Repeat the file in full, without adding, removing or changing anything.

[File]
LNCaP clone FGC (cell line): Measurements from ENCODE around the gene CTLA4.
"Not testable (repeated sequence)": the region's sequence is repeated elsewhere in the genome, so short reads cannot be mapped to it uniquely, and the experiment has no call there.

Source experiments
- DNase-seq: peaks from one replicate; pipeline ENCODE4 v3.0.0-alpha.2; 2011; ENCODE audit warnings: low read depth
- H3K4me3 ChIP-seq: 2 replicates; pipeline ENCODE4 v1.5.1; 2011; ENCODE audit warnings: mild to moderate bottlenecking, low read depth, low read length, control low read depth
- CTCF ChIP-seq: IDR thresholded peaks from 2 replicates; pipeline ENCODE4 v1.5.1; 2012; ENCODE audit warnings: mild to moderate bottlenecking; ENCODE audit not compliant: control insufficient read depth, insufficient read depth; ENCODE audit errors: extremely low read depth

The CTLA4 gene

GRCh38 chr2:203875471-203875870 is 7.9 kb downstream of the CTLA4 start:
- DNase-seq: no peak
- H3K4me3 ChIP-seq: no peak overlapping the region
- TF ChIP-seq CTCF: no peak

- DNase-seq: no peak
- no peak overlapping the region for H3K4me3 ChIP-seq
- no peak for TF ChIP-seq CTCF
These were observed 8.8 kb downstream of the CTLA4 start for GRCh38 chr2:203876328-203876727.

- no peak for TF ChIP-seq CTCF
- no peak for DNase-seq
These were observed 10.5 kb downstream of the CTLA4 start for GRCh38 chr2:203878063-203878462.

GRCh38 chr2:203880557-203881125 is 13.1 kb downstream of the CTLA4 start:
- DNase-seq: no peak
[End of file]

LNCaP clone FGC (cell line): Measurements from ENCODE around the gene CTLA4.
"Not testable (repeated sequence)": the region's sequence is repeated elsewhere in the genome, so short reads cannot be mapped to it uniquely, and the experiment has no call there.

Source experiments
- DNase-seq: peaks from one replicate; pipeline ENCODE4 v3.0.0-alpha.2; 2011; ENCODE audit warnings: low read depth
- H3K4me3 ChIP-seq: 2 replicates; pipeline ENCODE4 v1.5.1; 2011; ENCODE audit warnings: mild to moderate bottlenecking, low read depth, low read length, control low read depth
- CTCF ChIP-seq: IDR thresholded peaks from 2 replicates; pipeline ENCODE4 v1.5.1; 2012; ENCODE audit warnings: mild to moderate bottlenecking; ENCODE audit not compliant: control insufficient read depth, insufficient read depth; ENCODE audit errors: extremely low read depth

The CTLA4 gene

GRCh38 chr2:203875471-203875870 is 7.9 kb downstream of the CTLA4 start:
- DNase-seq: no peak
- H3K4me3 ChIP-seq: no peak overlapping the region
- TF ChIP-seq CTCF: no peak

- DNase-seq: no peak
- no peak overlapping the region for H3K4me3 ChIP-seq
- no peak for TF ChIP-seq CTCF
These were observed 8.8 kb downstream of the CTLA4 start for GRCh38 chr2:203876328-203876727.

- no peak for TF ChIP-seq CTCF
- no peak for DNase-seq
These were observed 10.5 kb downstream of the CTLA4 start for GRCh38 chr2:203878063-203878462.

GRCh38 chr2:203880557-203881125 is 13.1 kb downstream of the CTLA4 start:
- DNase-seq: no peak